Maybe China’s economy will be alright after all. At least for the next few months, anyway. We’re beginning to feel a little uneasy about the ‘China crash’ scenario, given it’s become a mainstream story lately. Recent currency volatility (which we wrote about yesterday) and stories about rationing credit to the property sector have elicited quite a few worried articles from the mainstream media in recent days.
The latest is from Max Walsh at the Financial Review, under the headline, ‘Is China headed for a hard landing? He speculates that while China helped us sail through the GFC, it might drag us down during the next downturn.
Max then goes on to cite a fund manager survey conducted by Merrill Lynch which says that in February, the biggest concern for 46% of respondents was a hard landing in China, up from 26% in December.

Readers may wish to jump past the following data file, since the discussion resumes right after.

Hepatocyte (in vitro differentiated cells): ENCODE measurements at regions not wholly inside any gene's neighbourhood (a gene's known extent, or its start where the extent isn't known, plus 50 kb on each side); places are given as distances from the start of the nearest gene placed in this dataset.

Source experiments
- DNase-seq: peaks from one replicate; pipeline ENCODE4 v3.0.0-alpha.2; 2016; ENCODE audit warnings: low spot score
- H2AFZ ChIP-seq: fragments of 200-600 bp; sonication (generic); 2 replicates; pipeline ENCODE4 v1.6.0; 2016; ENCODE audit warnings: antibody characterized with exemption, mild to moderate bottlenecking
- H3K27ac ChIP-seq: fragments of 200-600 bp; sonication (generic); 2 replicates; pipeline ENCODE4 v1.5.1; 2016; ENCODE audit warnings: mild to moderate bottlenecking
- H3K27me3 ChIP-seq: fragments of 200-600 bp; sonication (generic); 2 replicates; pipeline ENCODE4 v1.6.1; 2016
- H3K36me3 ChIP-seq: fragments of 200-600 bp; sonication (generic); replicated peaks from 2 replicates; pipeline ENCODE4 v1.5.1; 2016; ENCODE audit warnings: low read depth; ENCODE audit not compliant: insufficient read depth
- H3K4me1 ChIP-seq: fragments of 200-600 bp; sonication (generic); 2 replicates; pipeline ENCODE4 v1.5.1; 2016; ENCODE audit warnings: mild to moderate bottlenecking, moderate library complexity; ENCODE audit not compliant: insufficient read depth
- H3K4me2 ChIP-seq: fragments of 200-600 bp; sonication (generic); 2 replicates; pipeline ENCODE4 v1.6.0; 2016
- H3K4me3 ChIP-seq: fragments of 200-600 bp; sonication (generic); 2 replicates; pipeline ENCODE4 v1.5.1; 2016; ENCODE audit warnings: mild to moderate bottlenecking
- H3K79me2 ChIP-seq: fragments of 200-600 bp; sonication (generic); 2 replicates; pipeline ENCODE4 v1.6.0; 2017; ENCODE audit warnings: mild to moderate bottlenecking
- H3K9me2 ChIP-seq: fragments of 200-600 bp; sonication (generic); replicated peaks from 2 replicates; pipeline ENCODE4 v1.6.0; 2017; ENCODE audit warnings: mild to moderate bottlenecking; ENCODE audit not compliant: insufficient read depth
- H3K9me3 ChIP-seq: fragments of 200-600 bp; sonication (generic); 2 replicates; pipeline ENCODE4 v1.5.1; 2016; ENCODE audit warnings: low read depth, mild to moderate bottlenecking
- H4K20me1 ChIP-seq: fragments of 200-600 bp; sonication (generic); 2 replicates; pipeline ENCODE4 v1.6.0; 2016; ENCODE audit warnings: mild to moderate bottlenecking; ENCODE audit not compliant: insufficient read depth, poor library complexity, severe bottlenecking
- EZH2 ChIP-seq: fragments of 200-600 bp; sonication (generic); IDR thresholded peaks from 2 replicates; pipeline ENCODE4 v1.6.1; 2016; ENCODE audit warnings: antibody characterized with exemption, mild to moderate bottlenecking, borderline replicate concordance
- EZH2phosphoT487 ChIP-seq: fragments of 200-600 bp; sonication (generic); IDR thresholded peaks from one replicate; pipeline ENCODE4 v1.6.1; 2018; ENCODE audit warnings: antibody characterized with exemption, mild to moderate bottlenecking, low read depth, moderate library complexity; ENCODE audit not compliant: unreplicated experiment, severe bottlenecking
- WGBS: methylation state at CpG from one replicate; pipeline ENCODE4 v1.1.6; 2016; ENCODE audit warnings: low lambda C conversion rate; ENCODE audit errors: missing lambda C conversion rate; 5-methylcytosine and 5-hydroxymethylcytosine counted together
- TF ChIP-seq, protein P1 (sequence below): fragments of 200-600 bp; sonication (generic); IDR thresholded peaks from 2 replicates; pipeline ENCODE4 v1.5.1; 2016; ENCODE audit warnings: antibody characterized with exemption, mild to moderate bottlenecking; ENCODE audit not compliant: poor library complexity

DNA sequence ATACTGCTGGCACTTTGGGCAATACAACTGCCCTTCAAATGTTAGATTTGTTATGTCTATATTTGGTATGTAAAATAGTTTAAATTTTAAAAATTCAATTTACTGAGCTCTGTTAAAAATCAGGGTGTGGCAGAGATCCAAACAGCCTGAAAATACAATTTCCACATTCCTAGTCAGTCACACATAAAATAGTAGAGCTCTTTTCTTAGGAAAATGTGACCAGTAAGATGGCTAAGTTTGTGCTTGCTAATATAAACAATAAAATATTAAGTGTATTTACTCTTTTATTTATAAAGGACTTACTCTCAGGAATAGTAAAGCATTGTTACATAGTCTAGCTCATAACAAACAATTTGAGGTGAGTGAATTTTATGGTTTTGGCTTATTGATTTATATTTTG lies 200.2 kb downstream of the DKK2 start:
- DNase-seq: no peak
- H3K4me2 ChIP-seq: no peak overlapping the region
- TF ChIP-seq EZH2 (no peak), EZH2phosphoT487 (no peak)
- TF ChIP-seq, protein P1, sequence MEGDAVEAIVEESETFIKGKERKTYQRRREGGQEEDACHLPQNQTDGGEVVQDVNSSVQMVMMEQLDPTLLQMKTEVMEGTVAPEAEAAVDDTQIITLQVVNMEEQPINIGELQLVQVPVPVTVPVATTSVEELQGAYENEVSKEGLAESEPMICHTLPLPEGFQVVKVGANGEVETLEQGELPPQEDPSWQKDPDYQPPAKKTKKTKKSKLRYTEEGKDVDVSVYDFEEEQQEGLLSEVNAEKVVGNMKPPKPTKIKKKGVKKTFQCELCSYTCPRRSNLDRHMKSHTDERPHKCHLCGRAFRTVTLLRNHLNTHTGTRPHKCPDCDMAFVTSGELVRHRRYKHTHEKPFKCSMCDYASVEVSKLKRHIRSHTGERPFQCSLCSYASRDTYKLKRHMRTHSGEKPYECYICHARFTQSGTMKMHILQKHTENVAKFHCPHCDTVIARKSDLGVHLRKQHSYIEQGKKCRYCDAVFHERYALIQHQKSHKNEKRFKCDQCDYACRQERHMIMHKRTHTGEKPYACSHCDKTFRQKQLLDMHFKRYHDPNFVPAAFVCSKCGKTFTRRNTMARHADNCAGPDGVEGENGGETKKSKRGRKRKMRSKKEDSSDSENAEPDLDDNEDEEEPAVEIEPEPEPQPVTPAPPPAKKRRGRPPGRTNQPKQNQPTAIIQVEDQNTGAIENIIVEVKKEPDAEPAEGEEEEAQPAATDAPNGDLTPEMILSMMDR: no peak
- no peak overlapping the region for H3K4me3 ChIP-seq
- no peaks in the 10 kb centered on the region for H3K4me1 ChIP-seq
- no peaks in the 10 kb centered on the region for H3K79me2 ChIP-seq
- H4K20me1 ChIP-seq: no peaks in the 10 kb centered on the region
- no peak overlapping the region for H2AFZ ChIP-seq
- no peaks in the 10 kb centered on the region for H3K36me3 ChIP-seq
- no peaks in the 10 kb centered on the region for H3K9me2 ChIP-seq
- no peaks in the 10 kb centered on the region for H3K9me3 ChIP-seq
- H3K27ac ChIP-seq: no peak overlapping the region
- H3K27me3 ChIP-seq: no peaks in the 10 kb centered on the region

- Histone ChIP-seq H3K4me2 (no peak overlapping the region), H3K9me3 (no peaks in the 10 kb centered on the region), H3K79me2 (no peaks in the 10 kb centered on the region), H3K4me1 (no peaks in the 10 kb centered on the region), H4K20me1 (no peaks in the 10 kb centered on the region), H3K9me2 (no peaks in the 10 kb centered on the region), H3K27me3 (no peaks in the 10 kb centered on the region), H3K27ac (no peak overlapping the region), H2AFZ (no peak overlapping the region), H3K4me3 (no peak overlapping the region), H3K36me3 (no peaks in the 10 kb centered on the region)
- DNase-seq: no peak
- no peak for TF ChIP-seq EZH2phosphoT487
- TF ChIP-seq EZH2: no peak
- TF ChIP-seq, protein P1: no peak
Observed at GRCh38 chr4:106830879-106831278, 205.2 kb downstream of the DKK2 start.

That’s obviously a reflection of China’s perilous credit bubble getting greater public attention, as its myriad problems become too hard to ignore. But it also shows that concerns over China’s economy are not on the loony fringe anymore.
The real question is, while fund managers might be concerned, are they actually doing anything about it? Well, if you follow the money, the answer is, no they’re not. They’re going long stocks. That is, they’re certainly not selling on concerns over China. They’re heading to ‘safety’…large US multinationals that will apparently offer a safe haven in the event of a greater than expected China slowdown. Right…
Or perhaps they’re just betting that China will renege on its reform agenda if things get too hairy, and turn on the credit taps again. We don’t know about that line of thinking. The credit taps are still open, they were never turned off at all. And reform? What reform? There’s been plenty of talk but little in the way of action.
The way we see it, China’s credit bubble is losing steam under its own weight, with very little input from the authorities. But with the whole China thing now becoming a mainstream issue, we’ll leave it alone for a while. For that you’re no doubt thankful…
for The Daily Reckoning Australia